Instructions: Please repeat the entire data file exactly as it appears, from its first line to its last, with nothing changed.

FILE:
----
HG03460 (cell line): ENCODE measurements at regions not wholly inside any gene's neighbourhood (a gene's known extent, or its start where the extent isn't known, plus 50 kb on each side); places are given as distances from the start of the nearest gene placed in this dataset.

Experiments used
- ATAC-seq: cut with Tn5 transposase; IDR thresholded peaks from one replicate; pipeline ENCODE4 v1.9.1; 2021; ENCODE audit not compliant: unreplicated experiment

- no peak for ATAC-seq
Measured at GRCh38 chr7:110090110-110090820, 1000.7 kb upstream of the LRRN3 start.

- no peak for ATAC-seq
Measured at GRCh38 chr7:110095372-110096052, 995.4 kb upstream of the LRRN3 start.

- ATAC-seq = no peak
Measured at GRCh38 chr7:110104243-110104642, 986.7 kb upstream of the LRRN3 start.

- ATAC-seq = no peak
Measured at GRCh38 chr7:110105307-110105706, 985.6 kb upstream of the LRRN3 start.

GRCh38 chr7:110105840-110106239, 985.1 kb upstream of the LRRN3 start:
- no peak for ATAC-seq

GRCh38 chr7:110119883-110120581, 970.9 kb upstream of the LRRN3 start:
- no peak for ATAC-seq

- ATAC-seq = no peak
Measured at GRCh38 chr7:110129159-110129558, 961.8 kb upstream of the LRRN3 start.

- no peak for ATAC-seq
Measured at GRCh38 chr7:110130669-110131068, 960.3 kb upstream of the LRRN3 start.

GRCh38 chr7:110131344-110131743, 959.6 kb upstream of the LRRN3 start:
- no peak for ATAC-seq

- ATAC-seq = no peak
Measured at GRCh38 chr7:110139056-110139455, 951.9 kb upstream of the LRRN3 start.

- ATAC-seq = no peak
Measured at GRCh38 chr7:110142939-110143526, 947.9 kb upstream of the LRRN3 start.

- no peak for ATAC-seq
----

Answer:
HG03460 (cell line): ENCODE measurements at regions not wholly inside any gene's neighbourhood (a gene's known extent, or its start where the extent isn't known, plus 50 kb on each side); places are given as distances from the start of the nearest gene placed in this dataset.

Experiments used
- ATAC-seq: cut with Tn5 transposase; IDR thresholded peaks from one replicate; pipeline ENCODE4 v1.9.1; 2021; ENCODE audit not compliant: unreplicated experiment

- no peak for ATAC-seq
Measured at GRCh38 chr7:110090110-110090820, 1000.7 kb upstream of the LRRN3 start.

- no peak for ATAC-seq
Measured at GRCh38 chr7:110095372-110096052, 995.4 kb upstream of the LRRN3 start.

- ATAC-seq = no peak
Measured at GRCh38 chr7:110104243-110104642, 986.7 kb upstream of the LRRN3 start.

- ATAC-seq = no peak
Measured at GRCh38 chr7:110105307-110105706, 985.6 kb upstream of the LRRN3 start.

GRCh38 chr7:110105840-110106239, 985.1 kb upstream of the LRRN3 start:
- no peak for ATAC-seq

GRCh38 chr7:110119883-110120581, 970.9 kb upstream of the LRRN3 start:
- no peak for ATAC-seq

- ATAC-seq = no peak
Measured at GRCh38 chr7:110129159-110129558, 961.8 kb upstream of the LRRN3 start.

- no peak for ATAC-seq
Measured at GRCh38 chr7:110130669-110131068, 960.3 kb upstream of the LRRN3 start.

GRCh38 chr7:110131344-110131743, 959.6 kb upstream of the LRRN3 start:
- no peak for ATAC-seq

- ATAC-seq = no peak
Measured at GRCh38 chr7:110139056-110139455, 951.9 kb upstream of the LRRN3 start.

- ATAC-seq = no peak
Measured at GRCh38 chr7:110142939-110143526, 947.9 kb upstream of the LRRN3 start.

- no peak for ATAC-seq